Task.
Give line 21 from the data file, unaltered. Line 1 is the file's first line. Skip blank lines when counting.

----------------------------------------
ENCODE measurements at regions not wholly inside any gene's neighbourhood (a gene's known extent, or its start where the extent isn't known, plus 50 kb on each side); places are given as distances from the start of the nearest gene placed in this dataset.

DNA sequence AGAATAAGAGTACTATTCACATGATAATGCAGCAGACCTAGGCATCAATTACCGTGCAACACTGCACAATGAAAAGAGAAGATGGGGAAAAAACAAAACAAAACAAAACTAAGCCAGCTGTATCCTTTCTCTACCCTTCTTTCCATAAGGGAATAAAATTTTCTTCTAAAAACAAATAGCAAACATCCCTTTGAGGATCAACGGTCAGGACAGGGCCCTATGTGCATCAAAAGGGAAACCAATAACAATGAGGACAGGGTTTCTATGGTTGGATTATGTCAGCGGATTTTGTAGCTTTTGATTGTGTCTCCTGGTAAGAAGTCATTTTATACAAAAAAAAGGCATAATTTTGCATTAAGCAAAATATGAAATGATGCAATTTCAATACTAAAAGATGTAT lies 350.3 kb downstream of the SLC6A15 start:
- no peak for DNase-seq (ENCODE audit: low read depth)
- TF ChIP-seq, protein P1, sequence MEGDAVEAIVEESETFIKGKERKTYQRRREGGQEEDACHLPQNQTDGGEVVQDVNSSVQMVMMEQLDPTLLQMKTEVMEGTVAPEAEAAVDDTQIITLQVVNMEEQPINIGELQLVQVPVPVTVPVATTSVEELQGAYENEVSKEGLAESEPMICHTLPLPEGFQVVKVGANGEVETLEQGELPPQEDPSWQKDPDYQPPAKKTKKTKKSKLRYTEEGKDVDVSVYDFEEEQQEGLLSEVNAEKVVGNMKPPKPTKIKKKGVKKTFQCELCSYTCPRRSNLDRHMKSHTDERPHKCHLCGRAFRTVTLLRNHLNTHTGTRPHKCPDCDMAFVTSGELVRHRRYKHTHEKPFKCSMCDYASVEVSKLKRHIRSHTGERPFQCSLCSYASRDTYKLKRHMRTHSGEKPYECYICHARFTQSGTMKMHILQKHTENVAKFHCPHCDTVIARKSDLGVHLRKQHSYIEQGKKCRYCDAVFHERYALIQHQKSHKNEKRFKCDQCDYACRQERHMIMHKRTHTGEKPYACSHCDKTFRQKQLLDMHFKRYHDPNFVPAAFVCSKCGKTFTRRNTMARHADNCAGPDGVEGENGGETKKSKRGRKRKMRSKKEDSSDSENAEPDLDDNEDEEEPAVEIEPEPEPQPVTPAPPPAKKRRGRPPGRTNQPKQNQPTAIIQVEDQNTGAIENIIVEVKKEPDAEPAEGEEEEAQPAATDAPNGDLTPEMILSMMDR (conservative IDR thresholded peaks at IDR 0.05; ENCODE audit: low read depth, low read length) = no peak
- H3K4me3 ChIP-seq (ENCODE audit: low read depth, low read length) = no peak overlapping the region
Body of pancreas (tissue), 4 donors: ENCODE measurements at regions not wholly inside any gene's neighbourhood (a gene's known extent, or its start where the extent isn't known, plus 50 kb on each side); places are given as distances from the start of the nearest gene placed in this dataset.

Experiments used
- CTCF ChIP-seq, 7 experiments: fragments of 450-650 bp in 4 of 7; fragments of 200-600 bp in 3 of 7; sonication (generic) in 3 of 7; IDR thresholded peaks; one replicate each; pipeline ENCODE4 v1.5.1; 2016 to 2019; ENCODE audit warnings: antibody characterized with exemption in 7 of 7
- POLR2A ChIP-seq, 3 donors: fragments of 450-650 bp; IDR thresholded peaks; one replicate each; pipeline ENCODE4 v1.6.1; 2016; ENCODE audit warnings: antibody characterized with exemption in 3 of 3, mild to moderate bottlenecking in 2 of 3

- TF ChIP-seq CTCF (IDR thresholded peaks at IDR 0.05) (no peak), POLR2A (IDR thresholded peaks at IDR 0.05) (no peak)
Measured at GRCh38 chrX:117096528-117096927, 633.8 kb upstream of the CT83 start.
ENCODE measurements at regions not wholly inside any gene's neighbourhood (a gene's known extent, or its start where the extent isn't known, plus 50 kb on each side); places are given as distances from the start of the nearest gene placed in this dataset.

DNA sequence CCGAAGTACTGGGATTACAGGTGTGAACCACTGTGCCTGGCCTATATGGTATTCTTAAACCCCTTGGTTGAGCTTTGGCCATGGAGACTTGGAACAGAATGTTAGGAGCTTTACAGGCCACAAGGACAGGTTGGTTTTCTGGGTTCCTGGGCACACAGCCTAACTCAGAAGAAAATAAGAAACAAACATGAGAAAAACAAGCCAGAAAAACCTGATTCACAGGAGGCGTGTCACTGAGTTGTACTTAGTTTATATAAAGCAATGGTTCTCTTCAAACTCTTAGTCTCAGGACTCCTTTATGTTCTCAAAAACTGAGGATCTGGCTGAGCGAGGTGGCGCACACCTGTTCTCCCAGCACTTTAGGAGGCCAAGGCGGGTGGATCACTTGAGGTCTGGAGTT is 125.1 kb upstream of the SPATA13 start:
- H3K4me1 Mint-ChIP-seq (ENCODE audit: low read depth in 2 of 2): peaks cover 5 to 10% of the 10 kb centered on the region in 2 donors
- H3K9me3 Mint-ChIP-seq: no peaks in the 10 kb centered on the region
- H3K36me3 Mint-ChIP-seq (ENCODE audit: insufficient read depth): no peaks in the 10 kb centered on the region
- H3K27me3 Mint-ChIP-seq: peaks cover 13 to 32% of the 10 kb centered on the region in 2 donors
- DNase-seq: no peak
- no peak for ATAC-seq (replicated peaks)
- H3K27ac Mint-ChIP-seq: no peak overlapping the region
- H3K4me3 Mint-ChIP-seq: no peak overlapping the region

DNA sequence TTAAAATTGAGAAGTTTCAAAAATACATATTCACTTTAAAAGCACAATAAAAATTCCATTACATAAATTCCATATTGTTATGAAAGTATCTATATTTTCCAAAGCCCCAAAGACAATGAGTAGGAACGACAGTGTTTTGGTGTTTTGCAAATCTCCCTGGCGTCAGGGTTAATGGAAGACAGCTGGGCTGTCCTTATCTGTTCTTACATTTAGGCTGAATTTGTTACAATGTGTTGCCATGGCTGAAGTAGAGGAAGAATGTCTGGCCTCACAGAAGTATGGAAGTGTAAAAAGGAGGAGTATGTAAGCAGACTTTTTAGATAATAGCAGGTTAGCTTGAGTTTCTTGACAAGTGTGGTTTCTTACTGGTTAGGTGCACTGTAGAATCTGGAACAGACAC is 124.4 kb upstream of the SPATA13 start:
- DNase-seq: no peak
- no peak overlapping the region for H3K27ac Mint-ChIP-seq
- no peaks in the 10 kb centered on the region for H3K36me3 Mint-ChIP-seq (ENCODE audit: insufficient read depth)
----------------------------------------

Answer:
- H3K4me3 Mint-ChIP-seq: no peak overlapping the region